PALO ALTO, Calif.--Finding that industry standard servers weren't meeting their needs, Facebook began designing its own servers and the data centers they sit in starting a year ago. Today the company shared the specifications for others who want to build their own servers like Facebook as part of an open-source effort they're calling the Open Compute Project.
"What we learned as we transitioned from being a small start-up--one office in a garage--to where we are today--a slightly bigger start-up--is that there are a couple ways you can go about designing data centers and servers," said CEO Mark Zuckerberg. "You can build them yourselves and work with ODMs (original design manufacturers) or you can basically get whatever the products are that the mass manufacturers of servers put out. We found the mass manufacturers weren't in line with what we needed and what social apps need."
Head of Facebook technical operations Jonathan Heiliger said it had taken three people a year and a half at the company'sto get their data center and servers to achieve higher efficiency and cost effectiveness. Because they want to encourage innovation and drive the cost down for building more of these, Facebook says they want to share it with their competitors and peers.
"It's time to stop treating data centers like Fight Club and demystify them," said Heiliger.
Open Compute includes all the specs, schematics, and basic instructions for building a data center and the servers inside them in the style of Facebook, which needs lots of computing power for its 500 million users sharing pictures, links, and messages in real time.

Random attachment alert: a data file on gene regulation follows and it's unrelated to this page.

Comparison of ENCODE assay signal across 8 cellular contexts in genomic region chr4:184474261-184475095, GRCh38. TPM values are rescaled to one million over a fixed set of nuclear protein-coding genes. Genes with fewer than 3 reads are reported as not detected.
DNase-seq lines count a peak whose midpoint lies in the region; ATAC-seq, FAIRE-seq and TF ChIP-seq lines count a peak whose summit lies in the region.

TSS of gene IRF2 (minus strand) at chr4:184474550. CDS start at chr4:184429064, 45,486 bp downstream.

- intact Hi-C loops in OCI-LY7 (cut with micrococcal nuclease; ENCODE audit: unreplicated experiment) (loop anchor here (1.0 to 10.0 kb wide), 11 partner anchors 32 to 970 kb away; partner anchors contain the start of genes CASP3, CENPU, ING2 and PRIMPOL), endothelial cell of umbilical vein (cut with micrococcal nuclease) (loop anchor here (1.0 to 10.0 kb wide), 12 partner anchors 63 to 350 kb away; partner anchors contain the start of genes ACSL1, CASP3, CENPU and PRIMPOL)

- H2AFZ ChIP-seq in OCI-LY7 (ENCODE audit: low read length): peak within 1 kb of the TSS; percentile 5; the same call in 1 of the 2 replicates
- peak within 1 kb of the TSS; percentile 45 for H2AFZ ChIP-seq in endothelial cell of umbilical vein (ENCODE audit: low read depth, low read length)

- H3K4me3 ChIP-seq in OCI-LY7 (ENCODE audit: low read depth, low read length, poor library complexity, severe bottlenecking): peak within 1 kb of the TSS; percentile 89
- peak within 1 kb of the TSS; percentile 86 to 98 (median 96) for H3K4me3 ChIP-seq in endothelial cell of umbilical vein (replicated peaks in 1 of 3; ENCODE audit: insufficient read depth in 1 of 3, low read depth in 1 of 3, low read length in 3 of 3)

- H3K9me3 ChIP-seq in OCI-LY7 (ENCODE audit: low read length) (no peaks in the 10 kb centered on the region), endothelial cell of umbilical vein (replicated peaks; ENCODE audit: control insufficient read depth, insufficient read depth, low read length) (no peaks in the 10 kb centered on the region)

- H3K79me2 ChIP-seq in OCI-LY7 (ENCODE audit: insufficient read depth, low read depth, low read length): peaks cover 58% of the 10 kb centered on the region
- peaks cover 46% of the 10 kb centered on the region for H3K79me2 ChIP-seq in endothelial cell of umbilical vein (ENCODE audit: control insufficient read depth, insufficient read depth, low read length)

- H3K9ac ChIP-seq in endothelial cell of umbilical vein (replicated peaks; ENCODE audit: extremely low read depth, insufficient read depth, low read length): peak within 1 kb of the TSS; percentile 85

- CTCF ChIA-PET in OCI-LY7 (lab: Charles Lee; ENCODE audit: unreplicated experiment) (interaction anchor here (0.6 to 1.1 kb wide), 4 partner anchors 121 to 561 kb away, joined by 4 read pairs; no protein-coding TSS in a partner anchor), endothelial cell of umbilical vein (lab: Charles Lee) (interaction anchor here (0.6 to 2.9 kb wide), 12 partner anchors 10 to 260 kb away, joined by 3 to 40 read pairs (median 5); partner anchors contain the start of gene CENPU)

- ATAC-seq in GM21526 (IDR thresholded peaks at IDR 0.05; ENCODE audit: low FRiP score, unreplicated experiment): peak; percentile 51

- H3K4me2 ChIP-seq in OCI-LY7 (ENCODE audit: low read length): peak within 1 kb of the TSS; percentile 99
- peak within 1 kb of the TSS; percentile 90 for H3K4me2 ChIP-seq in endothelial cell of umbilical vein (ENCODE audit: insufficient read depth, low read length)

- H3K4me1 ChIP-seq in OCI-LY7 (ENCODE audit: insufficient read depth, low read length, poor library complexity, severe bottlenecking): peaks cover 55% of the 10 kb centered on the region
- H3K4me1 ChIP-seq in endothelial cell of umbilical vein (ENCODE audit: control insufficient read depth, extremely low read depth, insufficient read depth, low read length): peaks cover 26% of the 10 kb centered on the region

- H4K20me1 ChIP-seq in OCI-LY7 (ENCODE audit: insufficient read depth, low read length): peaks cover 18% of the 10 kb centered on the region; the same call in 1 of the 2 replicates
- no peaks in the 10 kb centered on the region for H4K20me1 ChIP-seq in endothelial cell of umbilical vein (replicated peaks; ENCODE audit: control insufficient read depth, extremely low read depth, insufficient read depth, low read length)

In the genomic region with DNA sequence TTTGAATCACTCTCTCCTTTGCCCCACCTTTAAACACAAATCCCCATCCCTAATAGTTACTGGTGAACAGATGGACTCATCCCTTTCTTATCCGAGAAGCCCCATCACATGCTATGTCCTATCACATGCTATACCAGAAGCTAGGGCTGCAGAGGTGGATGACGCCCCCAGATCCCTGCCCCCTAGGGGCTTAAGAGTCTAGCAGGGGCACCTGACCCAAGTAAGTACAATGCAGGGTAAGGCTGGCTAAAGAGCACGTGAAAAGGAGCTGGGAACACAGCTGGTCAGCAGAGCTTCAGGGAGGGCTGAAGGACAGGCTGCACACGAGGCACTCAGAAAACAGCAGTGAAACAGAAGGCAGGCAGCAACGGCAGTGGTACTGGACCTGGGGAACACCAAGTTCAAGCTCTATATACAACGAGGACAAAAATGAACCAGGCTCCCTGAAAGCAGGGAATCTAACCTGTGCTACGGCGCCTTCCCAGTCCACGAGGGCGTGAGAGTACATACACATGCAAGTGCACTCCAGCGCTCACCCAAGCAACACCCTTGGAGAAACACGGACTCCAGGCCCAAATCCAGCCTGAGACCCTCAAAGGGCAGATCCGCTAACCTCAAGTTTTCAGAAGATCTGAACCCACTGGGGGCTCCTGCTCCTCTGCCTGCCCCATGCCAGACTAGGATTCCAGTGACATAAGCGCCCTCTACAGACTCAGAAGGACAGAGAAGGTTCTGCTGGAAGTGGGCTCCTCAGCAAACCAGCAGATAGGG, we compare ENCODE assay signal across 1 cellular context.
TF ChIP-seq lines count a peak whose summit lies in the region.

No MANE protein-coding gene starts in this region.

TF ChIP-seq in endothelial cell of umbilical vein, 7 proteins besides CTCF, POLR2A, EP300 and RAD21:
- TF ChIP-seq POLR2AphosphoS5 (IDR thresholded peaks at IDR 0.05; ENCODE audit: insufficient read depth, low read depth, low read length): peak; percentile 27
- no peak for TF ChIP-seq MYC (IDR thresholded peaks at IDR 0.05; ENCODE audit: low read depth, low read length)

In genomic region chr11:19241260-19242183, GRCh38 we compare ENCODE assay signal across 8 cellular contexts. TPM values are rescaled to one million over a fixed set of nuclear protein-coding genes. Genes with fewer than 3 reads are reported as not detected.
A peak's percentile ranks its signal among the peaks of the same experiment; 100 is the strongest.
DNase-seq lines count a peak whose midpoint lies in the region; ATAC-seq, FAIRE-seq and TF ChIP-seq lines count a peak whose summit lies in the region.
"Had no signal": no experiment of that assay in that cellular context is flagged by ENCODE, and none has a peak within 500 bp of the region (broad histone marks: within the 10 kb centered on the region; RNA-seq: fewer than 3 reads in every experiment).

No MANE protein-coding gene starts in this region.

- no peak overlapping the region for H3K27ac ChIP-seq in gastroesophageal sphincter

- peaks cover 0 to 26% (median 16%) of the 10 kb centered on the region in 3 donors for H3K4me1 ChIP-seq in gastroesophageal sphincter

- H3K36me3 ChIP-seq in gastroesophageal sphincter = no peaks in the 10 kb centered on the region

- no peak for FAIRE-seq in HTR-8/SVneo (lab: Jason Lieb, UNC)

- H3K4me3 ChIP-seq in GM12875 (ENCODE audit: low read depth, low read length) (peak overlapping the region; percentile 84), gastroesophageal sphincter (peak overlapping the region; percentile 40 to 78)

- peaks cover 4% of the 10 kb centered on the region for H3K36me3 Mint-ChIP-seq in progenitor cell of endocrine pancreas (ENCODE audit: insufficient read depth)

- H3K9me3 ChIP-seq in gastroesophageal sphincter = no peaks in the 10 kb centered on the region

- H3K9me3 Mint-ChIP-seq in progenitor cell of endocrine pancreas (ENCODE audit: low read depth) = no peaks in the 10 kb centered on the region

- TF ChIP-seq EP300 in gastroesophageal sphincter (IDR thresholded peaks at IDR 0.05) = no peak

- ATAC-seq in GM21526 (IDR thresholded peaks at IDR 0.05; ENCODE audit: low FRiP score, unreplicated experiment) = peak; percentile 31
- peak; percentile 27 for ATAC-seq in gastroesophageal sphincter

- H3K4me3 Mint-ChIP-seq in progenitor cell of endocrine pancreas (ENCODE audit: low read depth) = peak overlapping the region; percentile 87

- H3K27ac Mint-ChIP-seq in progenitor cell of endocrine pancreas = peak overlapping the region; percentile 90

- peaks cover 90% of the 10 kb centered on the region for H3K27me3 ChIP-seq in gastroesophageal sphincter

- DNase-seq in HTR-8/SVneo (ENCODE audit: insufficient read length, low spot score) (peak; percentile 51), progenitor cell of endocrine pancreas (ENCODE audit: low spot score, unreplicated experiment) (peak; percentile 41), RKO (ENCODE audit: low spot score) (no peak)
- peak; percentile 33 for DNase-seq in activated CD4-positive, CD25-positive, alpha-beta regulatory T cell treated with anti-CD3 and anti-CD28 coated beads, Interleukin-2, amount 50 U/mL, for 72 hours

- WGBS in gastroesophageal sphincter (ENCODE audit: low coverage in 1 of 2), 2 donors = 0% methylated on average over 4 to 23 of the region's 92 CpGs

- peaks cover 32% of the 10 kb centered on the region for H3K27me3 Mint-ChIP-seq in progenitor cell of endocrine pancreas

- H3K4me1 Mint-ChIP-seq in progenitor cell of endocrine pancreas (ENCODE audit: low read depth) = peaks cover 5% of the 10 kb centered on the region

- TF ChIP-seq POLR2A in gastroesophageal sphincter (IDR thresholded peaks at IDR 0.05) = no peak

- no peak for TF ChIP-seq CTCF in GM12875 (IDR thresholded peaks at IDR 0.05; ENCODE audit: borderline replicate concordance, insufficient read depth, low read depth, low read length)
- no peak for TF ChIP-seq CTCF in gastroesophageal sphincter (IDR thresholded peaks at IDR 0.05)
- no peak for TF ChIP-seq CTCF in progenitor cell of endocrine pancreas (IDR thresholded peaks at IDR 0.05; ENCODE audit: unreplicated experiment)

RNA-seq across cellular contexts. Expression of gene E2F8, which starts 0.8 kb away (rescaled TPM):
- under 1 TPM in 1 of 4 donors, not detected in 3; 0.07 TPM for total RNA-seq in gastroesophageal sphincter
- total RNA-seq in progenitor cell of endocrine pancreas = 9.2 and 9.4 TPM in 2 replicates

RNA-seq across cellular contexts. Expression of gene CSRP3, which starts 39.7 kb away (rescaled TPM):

What Facebook says makes its server and data center design worthy of being copied is the power efficiency they've achieved and the money they're able to save.
The big things that set apart Facebook's data center design is that there's no air conditioning, which sucks extra power, in their data center. Instead there's a water-misting system for cooling and the hot air coming off the servers is recycled for heating attached buildings. The data center also uses 480-volt electrical distribution centers throughout.
The server chassis itself has been stripped down to almost nothing, using 22 percent fewer materials, according to Amir Michael, who designed the new server for Facebook. They've employed a non-industry standard size server that's a little taller, 1.5u height, which allowed taller heat sinks and larger fans, and utilized a more efficient power supply, he said.
Overall, Facebook says they've created servers that are 38 percent more efficient than the ones they were buying, and simultaneously saved 24 percent in costs. And they hope the wider technology community will improve those numbers once they get their hands on Facebook's blueprint.
In a marketing video shown after the presentation, Heiliger sent a message to the industry. "Use it, improve it, and adapt it. Take our philosophy and adopt it in your own business. Sharing software has existed for many years, but it hasn't established a foothold in the hardware industry yet."